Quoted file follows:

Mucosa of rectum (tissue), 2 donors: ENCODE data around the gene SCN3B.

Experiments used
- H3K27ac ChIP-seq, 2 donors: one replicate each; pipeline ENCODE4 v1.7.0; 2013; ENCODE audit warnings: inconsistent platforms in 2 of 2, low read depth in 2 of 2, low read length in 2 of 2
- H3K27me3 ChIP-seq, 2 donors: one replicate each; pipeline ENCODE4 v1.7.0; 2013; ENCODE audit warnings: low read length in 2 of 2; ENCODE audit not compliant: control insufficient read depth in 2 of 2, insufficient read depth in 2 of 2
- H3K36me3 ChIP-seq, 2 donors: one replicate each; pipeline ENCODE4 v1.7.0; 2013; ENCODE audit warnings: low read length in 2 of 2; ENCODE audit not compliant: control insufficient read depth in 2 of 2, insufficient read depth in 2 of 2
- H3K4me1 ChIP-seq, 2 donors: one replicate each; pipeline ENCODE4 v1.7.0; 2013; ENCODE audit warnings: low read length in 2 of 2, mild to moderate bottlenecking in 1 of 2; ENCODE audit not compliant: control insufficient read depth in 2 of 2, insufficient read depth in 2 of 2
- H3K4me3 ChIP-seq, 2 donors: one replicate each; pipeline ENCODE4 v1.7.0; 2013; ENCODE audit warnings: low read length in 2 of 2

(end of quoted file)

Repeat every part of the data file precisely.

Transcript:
Mucosa of rectum (tissue), 2 donors: ENCODE data around the gene SCN3B.

Experiments used
- H3K27ac ChIP-seq, 2 donors: one replicate each; pipeline ENCODE4 v1.7.0; 2013; ENCODE audit warnings: inconsistent platforms in 2 of 2, low read depth in 2 of 2, low read length in 2 of 2
- H3K27me3 ChIP-seq, 2 donors: one replicate each; pipeline ENCODE4 v1.7.0; 2013; ENCODE audit warnings: low read length in 2 of 2; ENCODE audit not compliant: control insufficient read depth in 2 of 2, insufficient read depth in 2 of 2
- H3K36me3 ChIP-seq, 2 donors: one replicate each; pipeline ENCODE4 v1.7.0; 2013; ENCODE audit warnings: low read length in 2 of 2; ENCODE audit not compliant: control insufficient read depth in 2 of 2, insufficient read depth in 2 of 2
- H3K4me1 ChIP-seq, 2 donors: one replicate each; pipeline ENCODE4 v1.7.0; 2013; ENCODE audit warnings: low read length in 2 of 2, mild to moderate bottlenecking in 1 of 2; ENCODE audit not compliant: control insufficient read depth in 2 of 2, insufficient read depth in 2 of 2
- H3K4me3 ChIP-seq, 2 donors: one replicate each; pipeline ENCODE4 v1.7.0; 2013; ENCODE audit warnings: low read length in 2 of 2